According to the Consumer Financial Protection Bureau, credit report fees are the only fees lenders can request before they provide a loan estimate. Most credit report fees are under $30.00. In our post “Nine Tips for First-Time Home Buyers,” we note that home buyers should shoot for a 760 or above credit score. This will help you qualify for the lowest interest rate on their mortgage.

Courier Fees and Wire Transfer Fees

When sending physical copies of documentation related to their home loan, buyers might incur a courier fee. This fee usually amounts to no more than $30. Upon closing the sale of your new home, you might also incur wire transfer fees. These fees are charged by your mortgage lender after they deposit funds from your loan into escrow. 

Flood Certification Fees

Many mortgage lenders require buyers to pay flood certification fees, which usually cost around $15.00. Before agreeing to offer you a loan, mortgage lenders want to know if the home you wish to purchase is in a flood zone. Flood zones are areas in which there is a high risk of flood damage to local properties. The government assigns flood zones based on historical data. If this data shows your new home is in a flood zone, you must pay for flood certification and for flood insurance.

Loan Application Fees

If you plan to buy a house with money from a lender, you might incur loan application fees which can be hefty. Depending on the lender, an application fee could be a few hundred dollars. Application fees are often considered “junk fees” and are not charged by all lenders.

Mortgage Assumption Fees

Some home buyers will also pay an assumption fee at closing. Gregory Erich Phillips explains in his article “Fees When Assuming a Mortgage” for The Nest. Phillips writes that an assumption is when the buyer “takes over all the terms…on the seller’s mortgage on the property.” Home buyers often choose assumption over applying for a brand-new mortgage when current interest rates are high. According to Phillips, “assumption fees are much lower than fees on a standard loan.” While your lender will charge “for their incidental costs…the total of these fees will likely be less than $1,000.” 

On top of incidental costs, lenders will charge what Phillips calls a “‘flat assumption fee.’” Flat assumption fees are limited to a certain amount for FHA loans or VA loans but not for conventional mortgages. Phillips notes that “the maximum allowed fee for FHA is $900 [and] VA assumption fees are $300 plus the cost of a credit report.” As you might imagine, buyers who do not assume an existing mortgage from the current homeowner will not pay assumption fees.

Guarantee Fees

Next are guarantee fees. Though guarantee fees are owed by lenders of government backed mortgages to GSEs, these fees are usually passed on to the home buyer. They typically amount to around 1% of the total loan amount. G-fees might also be a fixed amount, though this is less common. Sometimes, guarantee fees are bundled in with a mortgage’s interest rate and are paid monthly by the home buyer. In an article for Investopedia, James Chen explains why buyers pay guarantee fees. According to Chen, “this charge helps the issuer pay for administrative costs and expenses related to the security.” Guarantee fees also “cut down on any risk or loss that may arise if any of the mortgages that back the security default.”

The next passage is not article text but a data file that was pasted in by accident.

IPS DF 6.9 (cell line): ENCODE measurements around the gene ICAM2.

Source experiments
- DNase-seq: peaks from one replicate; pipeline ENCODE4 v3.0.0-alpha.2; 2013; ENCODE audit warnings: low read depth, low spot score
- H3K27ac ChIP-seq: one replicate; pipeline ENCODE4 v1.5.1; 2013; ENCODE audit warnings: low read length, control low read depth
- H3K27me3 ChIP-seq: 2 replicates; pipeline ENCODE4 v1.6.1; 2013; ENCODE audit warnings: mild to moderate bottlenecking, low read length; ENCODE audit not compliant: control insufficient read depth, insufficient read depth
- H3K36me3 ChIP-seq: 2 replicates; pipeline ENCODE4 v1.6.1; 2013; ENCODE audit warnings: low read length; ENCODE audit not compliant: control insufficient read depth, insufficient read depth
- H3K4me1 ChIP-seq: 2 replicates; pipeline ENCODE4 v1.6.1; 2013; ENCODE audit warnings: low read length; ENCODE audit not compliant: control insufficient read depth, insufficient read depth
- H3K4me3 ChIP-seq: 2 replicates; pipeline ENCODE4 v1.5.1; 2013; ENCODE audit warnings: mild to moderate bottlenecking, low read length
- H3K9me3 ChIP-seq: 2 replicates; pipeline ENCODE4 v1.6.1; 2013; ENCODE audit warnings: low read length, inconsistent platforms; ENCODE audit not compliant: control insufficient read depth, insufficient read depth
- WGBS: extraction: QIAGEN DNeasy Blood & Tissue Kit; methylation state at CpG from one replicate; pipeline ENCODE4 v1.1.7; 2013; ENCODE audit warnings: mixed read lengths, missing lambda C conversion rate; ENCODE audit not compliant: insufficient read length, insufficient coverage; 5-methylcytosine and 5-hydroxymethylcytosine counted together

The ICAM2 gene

Homeowners Insurance Premium

All buyers who take out a mortgage must pay their homeowners insurance policy at closing. Karina C. Hernandez explains in her article “Advantages & Disadvantages of Paying Your Homeowner’s Insurance Up-Front or at a Closing” for SF Gate. Hernandez writes that mortgage lenders require buyers to “secure and prepay a premium that fits its minimum standards for coverage.” How much you pay at closing is dictated by your loan amount. If you prepay your homeowners insurance at closing, you “guarantee coverage for the first year of homeownership.”

Mortgage Broker Fees

If you work with a mortgage broker, you might pay broker fees. Broker fees are usually between half a percent and nearly three percent of your mortgage loan principal. Federal law prohibits mortgage brokers from charging more than 3% in broker fees. 

Mortgage Discount Points or Discount Fees

Of all the closing costs on this list, first time home buyers might be the least familiar with mortgage points. Upon closing, some home buyers will choose to purchase discount points in order to decrease the amount of interest they owe on their mortgage. Some lenders refer to this as “buying down” the mortgage’s interest rate. Libby Wells explains how discount points benefit home buyers in her article “Mortgage points and how they can cut your interest costs” for Bankrate. Wells writes that “each point the borrower buys costs 1 percent of the mortgage amount.” 

As such, buying one discount point on your $500,000 mortgage would cost you $5k. Each point you buy usually lowers your interest rate by a quarter percent. This means that “one point would lower a mortgage rate of 3% to 4.75% for the life of the loan.” However, this rate does vary between lenders. Home buyers are allowed to purchase as little as a quarter point and as many as four points.

HOA Annual Assessment Fees

If you buy a house in a gated community, you might owe HOA annual assessment fees upon closing. These cover any expenses incurred by the homeowners’ association that are not part of your regular monthly payment.

Real Estate Attorney Fees